Witness the visceral and lively work of Laure Prouvost’s Art on the Underground commission and alternate between roister and rumination. On view until 15 December 2019 across 270 London train stations, ‘You are deeper than what you think’ is the French artist’s first UK public art commission and, as with all of her work, it mingles images with words, animating heavy subject matter with a light touch. In this instance, the Turner-prize winning artist has been inspired by London Underground’s history of graphic design – such as its iconic Johnston typeface – and her ongoing preoccupations, most notably the Grand Ma figure, who appears in many of her works.
Looking at the cover of one of the six million tube maps printed with the words, ‘In grand ma’s dream this map would always be with you and would resist the passing of time’, it would seem that Provoust is trying to have a conversation with passengers. A series of macro and micro installations are spread across the capital’s stations and feature posters, digital screens and hand-painted signs, many of which are site-specific. For example, a 20-metre text which declares ‘Ideally these words would pause everything now’ is overlaid on painted clouds; it pronounces itself boldly at East London’s Stratford station below a view of an almost-summer sky. The artist tells me the work is about Brexit. This is further emphasized by an energetic live performance by a London-based choir who sing: ‘Oh stay with us, the party has just begun.’ ‘I’m singing from a European point of view, stay a little bit longer, we could make it work’ explains Provoust.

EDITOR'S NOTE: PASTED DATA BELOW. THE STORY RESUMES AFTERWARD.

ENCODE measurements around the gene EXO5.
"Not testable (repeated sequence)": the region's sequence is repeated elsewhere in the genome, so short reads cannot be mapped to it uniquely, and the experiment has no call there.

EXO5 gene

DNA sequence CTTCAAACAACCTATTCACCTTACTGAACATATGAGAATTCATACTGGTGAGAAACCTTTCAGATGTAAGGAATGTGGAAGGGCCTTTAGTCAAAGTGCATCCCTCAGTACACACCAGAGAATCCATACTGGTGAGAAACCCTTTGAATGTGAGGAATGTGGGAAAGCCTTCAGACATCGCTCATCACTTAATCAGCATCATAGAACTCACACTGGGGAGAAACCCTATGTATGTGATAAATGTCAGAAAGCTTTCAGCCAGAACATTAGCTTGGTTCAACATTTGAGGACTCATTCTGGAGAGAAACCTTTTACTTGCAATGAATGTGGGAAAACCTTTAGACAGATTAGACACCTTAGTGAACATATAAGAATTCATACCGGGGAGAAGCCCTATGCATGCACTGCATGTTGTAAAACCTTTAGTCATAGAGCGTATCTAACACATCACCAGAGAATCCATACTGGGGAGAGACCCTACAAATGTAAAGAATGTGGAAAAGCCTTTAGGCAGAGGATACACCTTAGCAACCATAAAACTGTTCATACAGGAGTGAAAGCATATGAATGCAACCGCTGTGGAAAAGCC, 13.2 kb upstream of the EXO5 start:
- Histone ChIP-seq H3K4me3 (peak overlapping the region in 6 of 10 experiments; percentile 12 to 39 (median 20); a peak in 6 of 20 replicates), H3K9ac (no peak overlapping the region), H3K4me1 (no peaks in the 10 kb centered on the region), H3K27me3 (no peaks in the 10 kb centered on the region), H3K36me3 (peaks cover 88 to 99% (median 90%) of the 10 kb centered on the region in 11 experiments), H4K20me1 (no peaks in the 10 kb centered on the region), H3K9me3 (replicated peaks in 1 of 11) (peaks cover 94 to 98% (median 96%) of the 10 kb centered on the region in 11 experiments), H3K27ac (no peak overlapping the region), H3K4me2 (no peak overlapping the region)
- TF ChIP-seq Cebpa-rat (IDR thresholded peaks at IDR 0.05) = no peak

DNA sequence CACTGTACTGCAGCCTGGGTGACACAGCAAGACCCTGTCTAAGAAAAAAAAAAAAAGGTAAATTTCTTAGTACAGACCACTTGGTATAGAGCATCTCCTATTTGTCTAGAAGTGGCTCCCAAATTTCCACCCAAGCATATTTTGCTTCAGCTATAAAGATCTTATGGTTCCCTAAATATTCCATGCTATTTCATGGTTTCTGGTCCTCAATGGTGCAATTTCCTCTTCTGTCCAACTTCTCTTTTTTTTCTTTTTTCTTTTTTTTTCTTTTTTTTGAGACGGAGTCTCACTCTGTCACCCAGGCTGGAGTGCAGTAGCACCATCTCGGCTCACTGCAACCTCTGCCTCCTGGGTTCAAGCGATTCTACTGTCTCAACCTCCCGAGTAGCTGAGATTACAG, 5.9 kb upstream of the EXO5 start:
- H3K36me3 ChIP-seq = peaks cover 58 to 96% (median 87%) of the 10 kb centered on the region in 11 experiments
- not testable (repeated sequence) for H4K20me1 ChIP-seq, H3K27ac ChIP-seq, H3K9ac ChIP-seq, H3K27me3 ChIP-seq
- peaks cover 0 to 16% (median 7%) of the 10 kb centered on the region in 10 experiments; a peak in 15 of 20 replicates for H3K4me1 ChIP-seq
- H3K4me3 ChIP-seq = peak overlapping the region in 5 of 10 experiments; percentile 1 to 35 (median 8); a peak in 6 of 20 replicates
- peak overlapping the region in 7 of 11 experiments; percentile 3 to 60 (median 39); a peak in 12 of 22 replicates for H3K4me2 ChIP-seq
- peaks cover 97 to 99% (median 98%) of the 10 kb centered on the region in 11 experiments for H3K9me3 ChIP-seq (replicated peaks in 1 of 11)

Discussing the merits of creating work that will be seen by millions of people, Provoust says: ‘For me, it’s an opportunity to communicate an idea gently.’ A station is an environment in which we are incessantly told where to go, where not to stand, how to behave. At times, Provoust appropriates the same instructional language. At Heathrow Terminal 4 underground station, for example, a poster states: ‘You are going in the wrong direction’ but rather than being directed by an anonymous and impersonal guide, we are chauffeured by the artist’s voice: humorous, lyrical and proudly bilingual.
Main image: Laure Prouvost, ‘You are deeper than what you think’, 2019, installatin view. Courtesy: Thierry Bal